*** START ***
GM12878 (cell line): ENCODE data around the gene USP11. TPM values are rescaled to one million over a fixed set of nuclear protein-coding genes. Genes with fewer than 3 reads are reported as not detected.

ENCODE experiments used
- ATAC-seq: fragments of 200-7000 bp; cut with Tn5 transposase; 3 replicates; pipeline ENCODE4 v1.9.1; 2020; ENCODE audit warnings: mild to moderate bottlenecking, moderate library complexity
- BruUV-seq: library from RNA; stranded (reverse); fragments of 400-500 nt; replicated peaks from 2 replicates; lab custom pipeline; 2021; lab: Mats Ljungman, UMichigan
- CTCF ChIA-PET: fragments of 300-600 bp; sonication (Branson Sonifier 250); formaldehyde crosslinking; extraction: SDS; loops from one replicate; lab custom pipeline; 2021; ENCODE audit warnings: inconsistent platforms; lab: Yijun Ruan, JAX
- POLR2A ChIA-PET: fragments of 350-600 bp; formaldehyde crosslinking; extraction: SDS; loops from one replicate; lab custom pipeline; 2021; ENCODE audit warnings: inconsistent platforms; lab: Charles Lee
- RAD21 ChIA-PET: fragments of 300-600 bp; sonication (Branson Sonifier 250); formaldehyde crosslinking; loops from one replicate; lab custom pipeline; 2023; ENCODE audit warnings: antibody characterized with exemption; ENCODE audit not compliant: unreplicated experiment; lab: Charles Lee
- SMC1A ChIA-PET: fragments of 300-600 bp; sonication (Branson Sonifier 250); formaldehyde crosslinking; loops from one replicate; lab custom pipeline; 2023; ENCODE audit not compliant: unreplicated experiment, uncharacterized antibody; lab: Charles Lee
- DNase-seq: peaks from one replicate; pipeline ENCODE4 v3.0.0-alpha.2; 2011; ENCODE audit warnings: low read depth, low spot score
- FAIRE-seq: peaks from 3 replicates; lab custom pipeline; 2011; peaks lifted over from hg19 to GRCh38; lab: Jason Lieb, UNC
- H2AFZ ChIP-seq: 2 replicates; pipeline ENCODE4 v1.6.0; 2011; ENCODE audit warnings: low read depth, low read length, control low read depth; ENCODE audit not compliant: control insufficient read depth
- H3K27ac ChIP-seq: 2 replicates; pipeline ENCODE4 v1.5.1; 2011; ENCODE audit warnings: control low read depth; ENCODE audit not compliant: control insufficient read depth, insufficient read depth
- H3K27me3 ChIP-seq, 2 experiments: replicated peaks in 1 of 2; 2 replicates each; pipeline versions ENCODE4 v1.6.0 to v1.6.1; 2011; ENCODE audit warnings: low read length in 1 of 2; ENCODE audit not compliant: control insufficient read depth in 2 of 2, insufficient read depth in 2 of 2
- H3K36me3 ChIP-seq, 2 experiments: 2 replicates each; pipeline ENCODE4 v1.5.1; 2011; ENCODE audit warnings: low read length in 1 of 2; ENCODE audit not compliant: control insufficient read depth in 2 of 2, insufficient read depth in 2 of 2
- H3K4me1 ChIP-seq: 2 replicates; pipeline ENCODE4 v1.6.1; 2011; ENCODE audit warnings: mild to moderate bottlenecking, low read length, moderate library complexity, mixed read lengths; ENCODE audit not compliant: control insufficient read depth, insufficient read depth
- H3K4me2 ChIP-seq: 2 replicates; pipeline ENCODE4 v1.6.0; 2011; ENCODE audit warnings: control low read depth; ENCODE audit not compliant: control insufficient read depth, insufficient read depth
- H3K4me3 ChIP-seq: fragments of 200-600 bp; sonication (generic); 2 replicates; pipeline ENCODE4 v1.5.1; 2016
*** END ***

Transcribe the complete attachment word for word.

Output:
GM12878 (cell line): ENCODE data around the gene USP11. TPM values are rescaled to one million over a fixed set of nuclear protein-coding genes. Genes with fewer than 3 reads are reported as not detected.

ENCODE experiments used
- ATAC-seq: fragments of 200-7000 bp; cut with Tn5 transposase; 3 replicates; pipeline ENCODE4 v1.9.1; 2020; ENCODE audit warnings: mild to moderate bottlenecking, moderate library complexity
- BruUV-seq: library from RNA; stranded (reverse); fragments of 400-500 nt; replicated peaks from 2 replicates; lab custom pipeline; 2021; lab: Mats Ljungman, UMichigan
- CTCF ChIA-PET: fragments of 300-600 bp; sonication (Branson Sonifier 250); formaldehyde crosslinking; extraction: SDS; loops from one replicate; lab custom pipeline; 2021; ENCODE audit warnings: inconsistent platforms; lab: Yijun Ruan, JAX
- POLR2A ChIA-PET: fragments of 350-600 bp; formaldehyde crosslinking; extraction: SDS; loops from one replicate; lab custom pipeline; 2021; ENCODE audit warnings: inconsistent platforms; lab: Charles Lee
- RAD21 ChIA-PET: fragments of 300-600 bp; sonication (Branson Sonifier 250); formaldehyde crosslinking; loops from one replicate; lab custom pipeline; 2023; ENCODE audit warnings: antibody characterized with exemption; ENCODE audit not compliant: unreplicated experiment; lab: Charles Lee
- SMC1A ChIA-PET: fragments of 300-600 bp; sonication (Branson Sonifier 250); formaldehyde crosslinking; loops from one replicate; lab custom pipeline; 2023; ENCODE audit not compliant: unreplicated experiment, uncharacterized antibody; lab: Charles Lee
- DNase-seq: peaks from one replicate; pipeline ENCODE4 v3.0.0-alpha.2; 2011; ENCODE audit warnings: low read depth, low spot score
- FAIRE-seq: peaks from 3 replicates; lab custom pipeline; 2011; peaks lifted over from hg19 to GRCh38; lab: Jason Lieb, UNC
- H2AFZ ChIP-seq: 2 replicates; pipeline ENCODE4 v1.6.0; 2011; ENCODE audit warnings: low read depth, low read length, control low read depth; ENCODE audit not compliant: control insufficient read depth
- H3K27ac ChIP-seq: 2 replicates; pipeline ENCODE4 v1.5.1; 2011; ENCODE audit warnings: control low read depth; ENCODE audit not compliant: control insufficient read depth, insufficient read depth
- H3K27me3 ChIP-seq, 2 experiments: replicated peaks in 1 of 2; 2 replicates each; pipeline versions ENCODE4 v1.6.0 to v1.6.1; 2011; ENCODE audit warnings: low read length in 1 of 2; ENCODE audit not compliant: control insufficient read depth in 2 of 2, insufficient read depth in 2 of 2
- H3K36me3 ChIP-seq, 2 experiments: 2 replicates each; pipeline ENCODE4 v1.5.1; 2011; ENCODE audit warnings: low read length in 1 of 2; ENCODE audit not compliant: control insufficient read depth in 2 of 2, insufficient read depth in 2 of 2
- H3K4me1 ChIP-seq: 2 replicates; pipeline ENCODE4 v1.6.1; 2011; ENCODE audit warnings: mild to moderate bottlenecking, low read length, moderate library complexity, mixed read lengths; ENCODE audit not compliant: control insufficient read depth, insufficient read depth
- H3K4me2 ChIP-seq: 2 replicates; pipeline ENCODE4 v1.6.0; 2011; ENCODE audit warnings: control low read depth; ENCODE audit not compliant: control insufficient read depth, insufficient read depth
- H3K4me3 ChIP-seq: fragments of 200-600 bp; sonication (generic); 2 replicates; pipeline ENCODE4 v1.5.1; 2016